Talk about windy! We’d missed the famed Salamanca Market on our last visit to Hobart, so were determined to check it out this time. Some of the foods I was hoping to check out weren’t there, probably due to their seasonality. Continue reading Salamanca Market
‘Daytrip’ sounds like a holiday. Not so. Another in my series of committee meetings for NEHTA’s MMRG on behalf of PSA. And they are the easy acronyms! Brisbane’s quite nice if you excuse the barbarically early trip to and Continue reading Brisbane daytrip
Darling Harbour has come such a long way from what I remembered of it in the late 80s. That pink shopping centre chic on one side and the aquarium way over on the otherside are almost lost in the vibrancy of buzz going on. I remember grandma at the aquarium (way back when) going to each of the exhibits in turn saying (in Chinese): “that one’s nice, that one’s nice, that one’s delicious, that one’s nice…”
A ferry terminal from which to do a round trip to Circular Quay via Cockatoo Island, and more restaurants and cafes than you can poke a bread stick at, my favourite discovery was a gelateria next to Imax which served black sesame gelato. Not quite as nice as the ones we had in Kyoto, but still very yummy.
A walk all the way dorn Sussex Street to Chinatown to find some dinner, I was disappointed at the vibe of the street and mall offerings, so ended up going up into a food court and getting some Japanese from there. Which was all the more disappointing for its gooey tofu and half cooked gummy over garliced gyoza. From another stall I’d hoped for a bubblecup but got an oversweet lychee tea with stodgy pearls in it. Good thing I had a kilometre to walk the experience off.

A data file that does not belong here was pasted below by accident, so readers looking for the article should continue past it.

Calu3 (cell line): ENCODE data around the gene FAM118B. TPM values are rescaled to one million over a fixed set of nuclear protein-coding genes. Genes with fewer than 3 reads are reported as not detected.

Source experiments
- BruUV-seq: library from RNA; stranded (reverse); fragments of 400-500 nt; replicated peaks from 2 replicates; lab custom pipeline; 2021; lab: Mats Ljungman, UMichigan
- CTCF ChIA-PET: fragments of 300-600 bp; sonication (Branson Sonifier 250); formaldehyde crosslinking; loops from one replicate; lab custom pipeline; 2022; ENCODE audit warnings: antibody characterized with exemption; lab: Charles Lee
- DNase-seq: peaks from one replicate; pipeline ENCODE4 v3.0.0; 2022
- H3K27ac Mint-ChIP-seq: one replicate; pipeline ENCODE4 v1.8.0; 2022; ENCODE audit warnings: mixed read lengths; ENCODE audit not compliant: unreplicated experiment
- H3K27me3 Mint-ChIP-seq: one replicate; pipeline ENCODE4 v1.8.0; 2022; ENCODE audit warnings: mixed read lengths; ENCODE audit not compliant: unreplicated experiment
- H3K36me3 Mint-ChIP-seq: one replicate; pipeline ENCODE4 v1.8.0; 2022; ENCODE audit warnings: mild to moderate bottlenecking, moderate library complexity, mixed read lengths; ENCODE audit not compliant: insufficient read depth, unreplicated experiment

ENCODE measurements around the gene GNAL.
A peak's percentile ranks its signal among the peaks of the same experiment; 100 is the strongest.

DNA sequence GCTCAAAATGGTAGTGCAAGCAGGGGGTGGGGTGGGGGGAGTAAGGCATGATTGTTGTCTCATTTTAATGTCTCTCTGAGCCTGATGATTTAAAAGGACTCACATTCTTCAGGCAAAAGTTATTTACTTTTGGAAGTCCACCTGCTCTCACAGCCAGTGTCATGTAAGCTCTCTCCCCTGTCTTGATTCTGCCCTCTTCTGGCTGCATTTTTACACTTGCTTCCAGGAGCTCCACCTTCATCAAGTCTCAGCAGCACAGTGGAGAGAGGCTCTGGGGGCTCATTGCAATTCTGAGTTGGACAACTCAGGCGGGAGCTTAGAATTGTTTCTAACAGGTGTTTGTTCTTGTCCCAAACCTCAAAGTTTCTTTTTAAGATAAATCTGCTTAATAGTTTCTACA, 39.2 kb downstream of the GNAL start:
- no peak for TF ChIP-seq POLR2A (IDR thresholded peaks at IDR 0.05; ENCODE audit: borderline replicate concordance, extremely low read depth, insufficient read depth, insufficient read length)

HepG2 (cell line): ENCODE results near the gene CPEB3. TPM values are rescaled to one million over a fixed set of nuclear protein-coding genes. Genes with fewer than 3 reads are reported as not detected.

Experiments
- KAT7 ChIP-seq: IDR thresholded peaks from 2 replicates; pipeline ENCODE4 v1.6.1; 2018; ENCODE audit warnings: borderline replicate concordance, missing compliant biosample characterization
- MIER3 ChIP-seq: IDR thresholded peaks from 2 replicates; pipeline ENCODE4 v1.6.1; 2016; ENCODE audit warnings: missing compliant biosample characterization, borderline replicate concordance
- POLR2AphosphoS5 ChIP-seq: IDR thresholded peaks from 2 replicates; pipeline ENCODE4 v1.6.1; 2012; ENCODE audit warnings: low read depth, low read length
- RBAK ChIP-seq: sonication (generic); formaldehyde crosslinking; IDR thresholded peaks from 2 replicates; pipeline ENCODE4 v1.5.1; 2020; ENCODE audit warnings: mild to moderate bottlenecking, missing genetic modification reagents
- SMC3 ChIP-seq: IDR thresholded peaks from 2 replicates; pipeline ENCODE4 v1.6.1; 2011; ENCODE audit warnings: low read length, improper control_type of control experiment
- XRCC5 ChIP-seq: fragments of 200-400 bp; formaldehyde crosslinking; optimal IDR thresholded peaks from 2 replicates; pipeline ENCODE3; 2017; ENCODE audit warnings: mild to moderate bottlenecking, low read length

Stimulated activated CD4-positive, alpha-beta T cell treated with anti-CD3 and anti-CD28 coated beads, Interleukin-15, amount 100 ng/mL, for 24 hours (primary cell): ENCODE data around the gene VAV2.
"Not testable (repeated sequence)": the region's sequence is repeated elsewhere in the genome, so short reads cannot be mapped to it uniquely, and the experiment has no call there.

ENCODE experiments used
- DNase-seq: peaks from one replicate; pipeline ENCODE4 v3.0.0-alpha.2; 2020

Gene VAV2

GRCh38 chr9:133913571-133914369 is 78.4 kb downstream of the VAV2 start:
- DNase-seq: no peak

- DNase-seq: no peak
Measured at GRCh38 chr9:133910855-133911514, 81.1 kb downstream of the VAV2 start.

Not to be especially confused, but there are apparently 2 (if not more) towns called Kingston. The one we want is Kingston SE, home of the big lobster. We were initially sad as the lobster season was over a month away, however as it turned out, they’d started early so we had a delicious seafood lunch from the little shop by the pier.
Cape Jaffa was a revelation as the last time we were down that way, there was no marina as such (just wee scale models, and posters of happy families pointing skywards to the future). Stage 1 looked completed, but were it not for Cape Jaffa being so far from practically anything (and possibly also the economic downturn), it would otherwise be a booming place.
Having found the beaches of Little Dip, we thought we’d make a return visit to get some proper sunset pics.
It’s with a little irony that the conservation park around the corner from our accomodation is protected from all things, except for 4WD vehicles. We noticed on a walk that the erosional damage in some places was almost a metre deep. Still, we have to draw arbitrary lines somewhere…
Our (my) concern was getting back in the dark after some sunset photography, particularly as the clouds looked especially rainy.
We find Robe the perfect place to go for a break, it’s nicely far away but not too far & usually bereft of the fordes that make holidaying a bit unbearable. A stop at Penola was a revelation as the town was buzzing. Partly due to a long weekend, but also the anniversary of Mary McKillop. The town’s a lot more alive than I remembered from previous visits.
Robe itself is fairly central to Kingston (mmm Lobsters), Mt Gambier, Coonawarra (mmm wine), and the Limestone Coast (mmm more wine). I also find it an ironic place for a person of Chinese descent to go given its goldrush era history.